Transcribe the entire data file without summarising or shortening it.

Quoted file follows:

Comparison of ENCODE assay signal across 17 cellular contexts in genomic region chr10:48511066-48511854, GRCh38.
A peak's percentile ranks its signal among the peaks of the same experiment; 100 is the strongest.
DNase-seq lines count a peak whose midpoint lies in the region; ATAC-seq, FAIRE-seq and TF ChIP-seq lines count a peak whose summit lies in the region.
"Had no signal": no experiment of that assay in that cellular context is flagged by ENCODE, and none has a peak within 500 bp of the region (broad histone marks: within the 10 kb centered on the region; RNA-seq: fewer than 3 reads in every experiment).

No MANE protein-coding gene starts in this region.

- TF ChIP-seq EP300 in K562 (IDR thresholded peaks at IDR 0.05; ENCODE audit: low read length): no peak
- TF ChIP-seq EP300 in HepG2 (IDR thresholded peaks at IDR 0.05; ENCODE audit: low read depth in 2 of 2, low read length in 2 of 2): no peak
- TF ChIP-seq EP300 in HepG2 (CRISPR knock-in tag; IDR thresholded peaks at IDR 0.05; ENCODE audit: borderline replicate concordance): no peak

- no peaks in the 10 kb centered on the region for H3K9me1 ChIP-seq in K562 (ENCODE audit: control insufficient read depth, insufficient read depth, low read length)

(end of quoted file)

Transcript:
Comparison of ENCODE assay signal across 17 cellular contexts in genomic region chr10:48511066-48511854, GRCh38.
A peak's percentile ranks its signal among the peaks of the same experiment; 100 is the strongest.
DNase-seq lines count a peak whose midpoint lies in the region; ATAC-seq, FAIRE-seq and TF ChIP-seq lines count a peak whose summit lies in the region.
"Had no signal": no experiment of that assay in that cellular context is flagged by ENCODE, and none has a peak within 500 bp of the region (broad histone marks: within the 10 kb centered on the region; RNA-seq: fewer than 3 reads in every experiment).

No MANE protein-coding gene starts in this region.

- TF ChIP-seq EP300 in K562 (IDR thresholded peaks at IDR 0.05; ENCODE audit: low read length): no peak
- TF ChIP-seq EP300 in HepG2 (IDR thresholded peaks at IDR 0.05; ENCODE audit: low read depth in 2 of 2, low read length in 2 of 2): no peak
- TF ChIP-seq EP300 in HepG2 (CRISPR knock-in tag; IDR thresholded peaks at IDR 0.05; ENCODE audit: borderline replicate concordance): no peak

- no peaks in the 10 kb centered on the region for H3K9me1 ChIP-seq in K562 (ENCODE audit: control insufficient read depth, insufficient read depth, low read length)